They're all fired up to do ... something
By HOWARD TROXLER
Published January 17, 2007
TALLAHASSEE - This is weird. For once, there are more citizens than lobbyists around the Capitol in this week's special session of our Legislature.
The Legislature is all fired up to do something about Florida's hurricane insurance mess, even if the insurance companies don't like it.
The insurance lobbyists, as a result, seem shell-shocked. They hang around committee meetings listlessly.
Occasionally one of them stands up to protest weakly into the microphone. He is treated by the lawmakers with all the patience and deference the Legislature usually reserves for bleeding-heart liberals and the Save the Cute Little Puppies Club, meaning, not so much.
So, yeah, the Florida Legislature is in full-scale action mode, which is a little scary.
Sorry to sound like a sourpuss or to look a gift horse in the mouth. But if the only thing the Legislature does in its special session this week is roll back the rates of Citizens' Property Insurance, then this week will be a failure.
Oh, sure, if you're a customer of Citizens, like me, then a repeal of that 25 percent rate hike that took effect on Jan. 1 would be nice. Also nice would be repealing the law that requires an additional 55 percent Citizens rate hike later this spring.
But those things by themselves aren't enough. They don't solve anything.
And then, on Jan. 1, 2008, Citizens would have to turn around and jack up rates again.
So, what else to do?
Here is the biggest idea being kicked around in Tallahassee this week:
Let's put ourselves on the hook, and promise to use tax dollars to cover storm damage above a certain level.
Tax dollars! This would be a huuuuge philosophical shift.
Let's say we had a big, Katrina-sized hurricane. First, the private insurers would cover it up to a point (right now, that point is $6-billion).
Next, the state's "cat fund" for catastrophic coverage kicks in, with the private companies still making a co-payment along the way. Let's say that gets us up to covering, heck, $23-billion or so.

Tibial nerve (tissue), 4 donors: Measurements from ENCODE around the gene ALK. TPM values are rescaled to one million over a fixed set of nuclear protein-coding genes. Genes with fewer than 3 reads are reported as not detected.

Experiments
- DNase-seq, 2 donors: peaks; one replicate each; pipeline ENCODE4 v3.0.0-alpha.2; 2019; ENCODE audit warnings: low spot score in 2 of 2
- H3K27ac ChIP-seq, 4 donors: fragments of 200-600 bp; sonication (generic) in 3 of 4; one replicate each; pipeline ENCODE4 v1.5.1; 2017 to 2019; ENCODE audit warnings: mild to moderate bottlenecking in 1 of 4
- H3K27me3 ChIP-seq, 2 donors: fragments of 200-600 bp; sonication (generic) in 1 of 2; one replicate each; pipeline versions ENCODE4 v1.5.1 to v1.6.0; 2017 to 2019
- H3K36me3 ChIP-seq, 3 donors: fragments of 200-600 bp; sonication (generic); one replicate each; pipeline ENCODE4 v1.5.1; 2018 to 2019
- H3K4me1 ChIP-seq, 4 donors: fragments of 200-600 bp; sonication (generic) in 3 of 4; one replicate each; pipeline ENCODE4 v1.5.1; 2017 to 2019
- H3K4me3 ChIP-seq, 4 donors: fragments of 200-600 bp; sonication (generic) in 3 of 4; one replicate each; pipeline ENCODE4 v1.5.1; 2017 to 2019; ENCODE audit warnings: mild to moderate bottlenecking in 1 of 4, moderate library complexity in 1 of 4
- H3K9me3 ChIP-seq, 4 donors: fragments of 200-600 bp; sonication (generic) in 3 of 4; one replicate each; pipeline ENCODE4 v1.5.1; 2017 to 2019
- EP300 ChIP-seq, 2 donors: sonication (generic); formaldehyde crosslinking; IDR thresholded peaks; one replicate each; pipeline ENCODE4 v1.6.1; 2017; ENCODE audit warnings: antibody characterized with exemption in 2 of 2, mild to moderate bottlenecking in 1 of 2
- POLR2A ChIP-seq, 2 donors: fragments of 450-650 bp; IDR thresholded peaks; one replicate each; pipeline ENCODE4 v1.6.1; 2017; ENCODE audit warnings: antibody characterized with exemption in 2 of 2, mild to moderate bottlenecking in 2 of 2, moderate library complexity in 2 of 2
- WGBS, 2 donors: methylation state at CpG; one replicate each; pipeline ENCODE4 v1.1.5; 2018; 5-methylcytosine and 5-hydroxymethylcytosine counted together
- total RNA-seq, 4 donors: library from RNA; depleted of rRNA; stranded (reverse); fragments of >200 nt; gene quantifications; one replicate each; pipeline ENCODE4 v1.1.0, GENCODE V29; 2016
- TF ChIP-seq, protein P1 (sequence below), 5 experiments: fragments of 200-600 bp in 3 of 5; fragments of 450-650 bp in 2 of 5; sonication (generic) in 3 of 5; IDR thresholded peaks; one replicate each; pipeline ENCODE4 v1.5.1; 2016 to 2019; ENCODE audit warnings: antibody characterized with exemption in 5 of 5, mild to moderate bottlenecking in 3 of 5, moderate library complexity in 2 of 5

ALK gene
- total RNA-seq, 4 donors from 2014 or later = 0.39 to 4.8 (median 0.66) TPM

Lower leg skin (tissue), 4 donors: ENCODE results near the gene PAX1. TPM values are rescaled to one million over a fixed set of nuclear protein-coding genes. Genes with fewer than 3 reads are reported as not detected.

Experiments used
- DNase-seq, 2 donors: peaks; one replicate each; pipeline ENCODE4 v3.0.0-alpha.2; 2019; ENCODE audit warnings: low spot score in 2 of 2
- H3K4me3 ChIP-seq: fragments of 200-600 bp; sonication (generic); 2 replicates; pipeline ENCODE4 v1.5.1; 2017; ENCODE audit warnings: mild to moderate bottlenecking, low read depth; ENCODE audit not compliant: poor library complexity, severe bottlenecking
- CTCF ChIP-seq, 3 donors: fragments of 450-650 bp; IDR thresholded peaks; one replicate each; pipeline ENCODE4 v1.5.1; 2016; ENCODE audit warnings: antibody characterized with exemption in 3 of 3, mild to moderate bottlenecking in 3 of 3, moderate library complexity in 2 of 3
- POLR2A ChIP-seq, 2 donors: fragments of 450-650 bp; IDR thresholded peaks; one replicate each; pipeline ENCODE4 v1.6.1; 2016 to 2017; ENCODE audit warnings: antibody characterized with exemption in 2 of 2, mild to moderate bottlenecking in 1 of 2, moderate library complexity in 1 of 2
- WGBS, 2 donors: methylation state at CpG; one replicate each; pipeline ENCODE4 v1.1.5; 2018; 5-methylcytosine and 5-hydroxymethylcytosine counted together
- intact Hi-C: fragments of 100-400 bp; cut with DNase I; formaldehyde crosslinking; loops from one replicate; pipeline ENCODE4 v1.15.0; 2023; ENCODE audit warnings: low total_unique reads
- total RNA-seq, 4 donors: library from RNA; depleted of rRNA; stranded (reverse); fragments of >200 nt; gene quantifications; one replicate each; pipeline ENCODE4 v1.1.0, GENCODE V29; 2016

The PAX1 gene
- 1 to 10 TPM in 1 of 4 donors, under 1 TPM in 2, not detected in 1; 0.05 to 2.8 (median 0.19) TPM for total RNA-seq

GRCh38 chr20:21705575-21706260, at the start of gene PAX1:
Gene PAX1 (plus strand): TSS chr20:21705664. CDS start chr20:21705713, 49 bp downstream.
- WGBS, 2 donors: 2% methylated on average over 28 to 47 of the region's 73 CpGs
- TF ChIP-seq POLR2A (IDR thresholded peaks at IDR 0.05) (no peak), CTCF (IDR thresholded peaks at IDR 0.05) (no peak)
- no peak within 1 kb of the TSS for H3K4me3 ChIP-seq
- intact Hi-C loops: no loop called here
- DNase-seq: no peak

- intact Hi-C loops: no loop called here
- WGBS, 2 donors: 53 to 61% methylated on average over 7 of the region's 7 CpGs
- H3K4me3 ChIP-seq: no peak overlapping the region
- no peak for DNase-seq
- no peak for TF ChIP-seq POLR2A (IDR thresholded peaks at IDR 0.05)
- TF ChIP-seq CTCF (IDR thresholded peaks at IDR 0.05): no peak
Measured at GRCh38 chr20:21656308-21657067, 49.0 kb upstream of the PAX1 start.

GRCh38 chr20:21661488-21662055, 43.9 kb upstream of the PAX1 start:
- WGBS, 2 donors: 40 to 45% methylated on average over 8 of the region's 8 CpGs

But if the total damage from a single storm were even bigger, we would promise to make up the difference out of future state tax revenue. The overall limit would be something like, say, $40-billion or $45-billion, or roughly Katrina-size.
Good things about this idea:
Right away, private insurance companies would be off the hook for much of their current risk. They would be required to reduce their rates.
We taxpayers wouldn't have to pay anything up front, either.
Bad things about this idea:
We're writing a blank check against the future. And we're shifting the burden from property owners to taxpayers in general. Even poor folks buying shoes for their kids would be subsidizing storm damage.
Like I said, that's the biggest idea. The Senate likes it, but the House is skeptical. It's an open question whether it will pass.
Otherwise, there's a hodgepodge of stuff getting kicked around. Nobody knows exactly how much good any of it will do.
The House agrees with Gov. Charlie Crist: Let's make it illegal for the big insurers to create new Florida-only subsidiaries.
And if those big guys are selling homeowners insurance in other states, but giving Florida the shaft, then let's crack down on their ability to sell auto insurance here.
There's a bunch more stuff. But the one overarching truth is that just ordering Citizens to reduce its rates doesn't address the underlying causes of Florida's problem. It will take something more than that for the governor and Legislature to claim victory this week.